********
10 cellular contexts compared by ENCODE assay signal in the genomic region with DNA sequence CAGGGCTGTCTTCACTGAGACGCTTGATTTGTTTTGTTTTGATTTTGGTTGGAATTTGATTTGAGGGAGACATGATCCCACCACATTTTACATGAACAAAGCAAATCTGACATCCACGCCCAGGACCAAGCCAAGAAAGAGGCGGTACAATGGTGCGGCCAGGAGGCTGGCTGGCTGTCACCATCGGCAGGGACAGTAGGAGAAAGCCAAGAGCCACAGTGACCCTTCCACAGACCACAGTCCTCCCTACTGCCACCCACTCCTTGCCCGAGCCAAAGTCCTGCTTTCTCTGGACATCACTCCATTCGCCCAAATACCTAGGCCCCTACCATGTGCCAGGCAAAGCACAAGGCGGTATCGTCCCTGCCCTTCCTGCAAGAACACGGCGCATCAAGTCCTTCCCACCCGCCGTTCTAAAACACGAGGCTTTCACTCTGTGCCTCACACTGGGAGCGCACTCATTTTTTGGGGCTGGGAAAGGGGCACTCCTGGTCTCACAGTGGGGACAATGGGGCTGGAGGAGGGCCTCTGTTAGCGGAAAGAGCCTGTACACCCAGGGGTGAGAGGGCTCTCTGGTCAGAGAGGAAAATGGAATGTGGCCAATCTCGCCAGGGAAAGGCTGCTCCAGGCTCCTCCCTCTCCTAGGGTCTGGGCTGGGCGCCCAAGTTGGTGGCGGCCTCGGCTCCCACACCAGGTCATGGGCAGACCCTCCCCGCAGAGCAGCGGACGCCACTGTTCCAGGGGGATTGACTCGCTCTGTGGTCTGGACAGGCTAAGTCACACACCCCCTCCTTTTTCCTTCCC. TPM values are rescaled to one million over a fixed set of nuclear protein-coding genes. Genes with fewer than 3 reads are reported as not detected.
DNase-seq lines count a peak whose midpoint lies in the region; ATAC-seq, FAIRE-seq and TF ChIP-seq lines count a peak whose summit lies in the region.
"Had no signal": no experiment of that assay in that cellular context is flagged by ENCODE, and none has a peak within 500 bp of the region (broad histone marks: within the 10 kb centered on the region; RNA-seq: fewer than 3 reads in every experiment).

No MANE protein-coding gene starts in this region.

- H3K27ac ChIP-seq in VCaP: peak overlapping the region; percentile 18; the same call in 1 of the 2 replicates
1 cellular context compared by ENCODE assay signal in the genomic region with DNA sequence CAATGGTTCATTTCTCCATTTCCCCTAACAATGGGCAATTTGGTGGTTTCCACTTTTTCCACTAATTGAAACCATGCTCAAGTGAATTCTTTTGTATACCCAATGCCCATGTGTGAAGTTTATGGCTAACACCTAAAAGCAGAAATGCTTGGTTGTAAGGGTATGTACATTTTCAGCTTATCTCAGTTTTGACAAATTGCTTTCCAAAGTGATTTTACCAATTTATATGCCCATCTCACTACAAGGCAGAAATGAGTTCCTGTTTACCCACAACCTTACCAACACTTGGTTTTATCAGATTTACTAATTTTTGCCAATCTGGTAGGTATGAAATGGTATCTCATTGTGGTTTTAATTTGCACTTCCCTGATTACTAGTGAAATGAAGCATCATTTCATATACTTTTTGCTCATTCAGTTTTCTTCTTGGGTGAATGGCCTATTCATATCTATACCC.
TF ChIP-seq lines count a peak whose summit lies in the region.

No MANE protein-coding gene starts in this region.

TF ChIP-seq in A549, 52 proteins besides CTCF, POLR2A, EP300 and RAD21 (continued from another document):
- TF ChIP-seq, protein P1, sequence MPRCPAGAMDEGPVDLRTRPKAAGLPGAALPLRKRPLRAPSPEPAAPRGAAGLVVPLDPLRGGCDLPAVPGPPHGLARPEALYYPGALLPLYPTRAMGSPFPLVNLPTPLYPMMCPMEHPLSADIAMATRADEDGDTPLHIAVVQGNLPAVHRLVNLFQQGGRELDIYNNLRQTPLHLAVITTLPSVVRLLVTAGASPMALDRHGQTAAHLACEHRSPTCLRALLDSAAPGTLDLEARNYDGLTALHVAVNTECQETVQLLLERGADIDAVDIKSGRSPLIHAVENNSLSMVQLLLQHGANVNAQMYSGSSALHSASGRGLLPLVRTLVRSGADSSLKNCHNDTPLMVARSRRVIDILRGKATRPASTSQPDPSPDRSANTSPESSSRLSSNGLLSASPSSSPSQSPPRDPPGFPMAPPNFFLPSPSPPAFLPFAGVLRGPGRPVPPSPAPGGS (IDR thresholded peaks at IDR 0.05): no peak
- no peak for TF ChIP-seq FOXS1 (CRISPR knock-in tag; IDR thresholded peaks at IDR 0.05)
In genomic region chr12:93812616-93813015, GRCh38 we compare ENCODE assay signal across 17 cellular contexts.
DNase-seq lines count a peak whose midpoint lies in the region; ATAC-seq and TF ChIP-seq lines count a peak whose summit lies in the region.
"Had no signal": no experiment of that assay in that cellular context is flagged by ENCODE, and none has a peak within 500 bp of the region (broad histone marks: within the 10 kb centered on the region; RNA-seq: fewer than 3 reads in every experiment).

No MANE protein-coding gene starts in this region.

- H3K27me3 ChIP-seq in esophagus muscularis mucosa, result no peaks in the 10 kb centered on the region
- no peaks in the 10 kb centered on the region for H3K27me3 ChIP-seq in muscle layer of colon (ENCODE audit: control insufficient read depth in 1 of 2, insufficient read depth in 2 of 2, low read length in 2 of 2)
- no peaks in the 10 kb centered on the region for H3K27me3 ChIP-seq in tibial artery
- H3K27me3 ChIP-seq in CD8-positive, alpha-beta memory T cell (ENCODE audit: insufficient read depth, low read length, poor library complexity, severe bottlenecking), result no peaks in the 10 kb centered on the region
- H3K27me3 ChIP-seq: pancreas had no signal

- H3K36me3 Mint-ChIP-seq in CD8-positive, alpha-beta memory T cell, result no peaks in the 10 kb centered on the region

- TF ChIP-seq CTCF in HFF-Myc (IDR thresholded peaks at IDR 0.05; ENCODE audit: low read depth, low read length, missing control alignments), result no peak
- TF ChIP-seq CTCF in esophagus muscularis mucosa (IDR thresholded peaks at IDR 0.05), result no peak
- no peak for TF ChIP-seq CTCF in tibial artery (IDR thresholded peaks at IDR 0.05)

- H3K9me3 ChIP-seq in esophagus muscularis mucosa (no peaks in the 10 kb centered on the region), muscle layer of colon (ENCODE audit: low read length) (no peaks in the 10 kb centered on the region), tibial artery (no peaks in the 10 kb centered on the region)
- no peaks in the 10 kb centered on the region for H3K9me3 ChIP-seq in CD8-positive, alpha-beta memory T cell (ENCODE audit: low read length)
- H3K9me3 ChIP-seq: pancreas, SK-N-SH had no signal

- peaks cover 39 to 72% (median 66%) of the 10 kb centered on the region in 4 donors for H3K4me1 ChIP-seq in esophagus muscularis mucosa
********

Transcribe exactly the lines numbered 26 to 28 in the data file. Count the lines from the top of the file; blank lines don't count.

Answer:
- no peaks in the 10 kb centered on the region for H3K9me3 ChIP-seq in CD8-positive, alpha-beta memory T cell (ENCODE audit: low read length)
- H3K9me3 ChIP-seq: pancreas, SK-N-SH had no signal

- peaks cover 39 to 72% (median 66%) of the 10 kb centered on the region in 4 donors for H3K4me1 ChIP-seq in esophagus muscularis mucosa